WEDNESDAY, July 18 (HealthDay News) -- Use of the milk thistle extract silymarin does not provide additional benefit compared with placebo for patients with treatment-resistant chronic hepatitis C virus (HCV), according to a study published in the July 18 issue of the Journal of the American Medical Association.
Michael W. Fried, M.D., from the University of North Carolina at Chapel Hill, and colleagues conducted a multicenter trial involving 154 patients with chronic HCV infection and serum alanine aminotransferase (ALT) levels of 65 U/L or greater who were previously unsuccessfully treated with interferon-based therapy. After enrollment, from May 2008 to May 2010, participants were randomized to receive 420-mg silymarin, 700-mg silymarin, or matching placebo, administered three times daily for 24 weeks, with follow-up through March 2011.
The researchers found that only two participants in each treatment group met the primary outcome measure of normal ALT level (45 U/L or less or a 50 percent decline from baseline values; 3.8, 4.0, and 3.8 percent, respectively, for placebo, 420-mg and 700-mg silymarin). At the end of treatment there were no significant differences in the mean decline in serum ALT activity across the three treatment groups, nor were there significant differences in HCV RNA levels or quality of life measures. The adverse event profile was comparable for silymarin and placebo.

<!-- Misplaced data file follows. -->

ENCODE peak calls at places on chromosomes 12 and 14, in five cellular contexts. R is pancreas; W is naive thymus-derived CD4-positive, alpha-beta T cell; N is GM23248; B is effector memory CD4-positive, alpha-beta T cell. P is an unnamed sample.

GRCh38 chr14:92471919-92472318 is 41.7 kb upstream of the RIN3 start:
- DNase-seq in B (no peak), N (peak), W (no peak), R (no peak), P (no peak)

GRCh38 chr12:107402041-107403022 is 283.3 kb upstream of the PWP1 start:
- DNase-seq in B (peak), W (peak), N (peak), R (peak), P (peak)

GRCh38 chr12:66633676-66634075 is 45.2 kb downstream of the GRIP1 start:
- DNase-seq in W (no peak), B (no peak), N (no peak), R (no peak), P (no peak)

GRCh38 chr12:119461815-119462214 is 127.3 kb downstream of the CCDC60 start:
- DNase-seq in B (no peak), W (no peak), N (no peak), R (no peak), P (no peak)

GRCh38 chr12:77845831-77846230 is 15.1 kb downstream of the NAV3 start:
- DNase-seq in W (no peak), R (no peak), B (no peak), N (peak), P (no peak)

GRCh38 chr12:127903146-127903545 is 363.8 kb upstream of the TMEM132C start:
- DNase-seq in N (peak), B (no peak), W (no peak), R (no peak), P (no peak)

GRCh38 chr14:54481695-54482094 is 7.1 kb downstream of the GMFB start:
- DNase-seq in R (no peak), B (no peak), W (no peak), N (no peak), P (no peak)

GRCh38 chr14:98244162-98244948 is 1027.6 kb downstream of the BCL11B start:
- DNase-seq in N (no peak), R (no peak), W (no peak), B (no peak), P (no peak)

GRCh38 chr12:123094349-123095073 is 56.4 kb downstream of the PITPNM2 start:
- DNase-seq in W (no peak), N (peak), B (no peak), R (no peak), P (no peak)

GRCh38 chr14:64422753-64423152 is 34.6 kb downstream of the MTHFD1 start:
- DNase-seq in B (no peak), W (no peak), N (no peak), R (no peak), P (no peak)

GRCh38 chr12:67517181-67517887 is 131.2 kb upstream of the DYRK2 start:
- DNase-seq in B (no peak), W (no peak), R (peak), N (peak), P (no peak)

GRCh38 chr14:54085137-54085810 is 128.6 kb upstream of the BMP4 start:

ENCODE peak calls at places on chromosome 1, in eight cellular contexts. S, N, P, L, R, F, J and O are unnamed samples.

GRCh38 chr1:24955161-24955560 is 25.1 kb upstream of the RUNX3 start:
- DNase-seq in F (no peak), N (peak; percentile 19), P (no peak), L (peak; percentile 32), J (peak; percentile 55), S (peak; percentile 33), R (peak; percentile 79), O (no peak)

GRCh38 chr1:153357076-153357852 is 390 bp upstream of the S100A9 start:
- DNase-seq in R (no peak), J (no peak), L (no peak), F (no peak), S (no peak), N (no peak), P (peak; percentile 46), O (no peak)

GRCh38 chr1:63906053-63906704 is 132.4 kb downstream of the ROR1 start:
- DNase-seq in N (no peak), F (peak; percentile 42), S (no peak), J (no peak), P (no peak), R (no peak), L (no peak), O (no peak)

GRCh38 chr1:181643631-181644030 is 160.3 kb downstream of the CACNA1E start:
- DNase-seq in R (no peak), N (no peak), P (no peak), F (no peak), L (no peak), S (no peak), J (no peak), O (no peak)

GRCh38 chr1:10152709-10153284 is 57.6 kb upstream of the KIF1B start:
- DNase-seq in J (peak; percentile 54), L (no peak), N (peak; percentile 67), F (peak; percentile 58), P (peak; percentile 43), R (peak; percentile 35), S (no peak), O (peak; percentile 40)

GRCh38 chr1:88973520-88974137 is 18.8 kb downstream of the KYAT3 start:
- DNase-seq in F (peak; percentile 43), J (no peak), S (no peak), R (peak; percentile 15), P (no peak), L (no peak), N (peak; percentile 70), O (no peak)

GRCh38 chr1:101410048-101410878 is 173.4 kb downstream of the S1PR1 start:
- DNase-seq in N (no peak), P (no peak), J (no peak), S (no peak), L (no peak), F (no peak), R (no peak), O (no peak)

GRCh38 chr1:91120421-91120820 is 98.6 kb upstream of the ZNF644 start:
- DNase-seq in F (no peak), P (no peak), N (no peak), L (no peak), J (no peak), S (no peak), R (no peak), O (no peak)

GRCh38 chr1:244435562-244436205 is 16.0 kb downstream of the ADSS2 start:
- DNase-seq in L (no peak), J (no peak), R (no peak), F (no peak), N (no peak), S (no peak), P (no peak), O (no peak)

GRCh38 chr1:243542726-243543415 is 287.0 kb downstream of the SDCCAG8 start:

"Oral silymarin, used at higher than customary doses, did not significantly alter biochemical or virological markers of disease activity in patients with chronic HCV infection who had prior treatment with interferon-based regimens," the authors write.
Several authors disclosed financial ties to pharmaceutical companies, including Rottapharm Madaus, which manufactures silymarin, and Abbott Molecular; both companies provided supplies for the trial.
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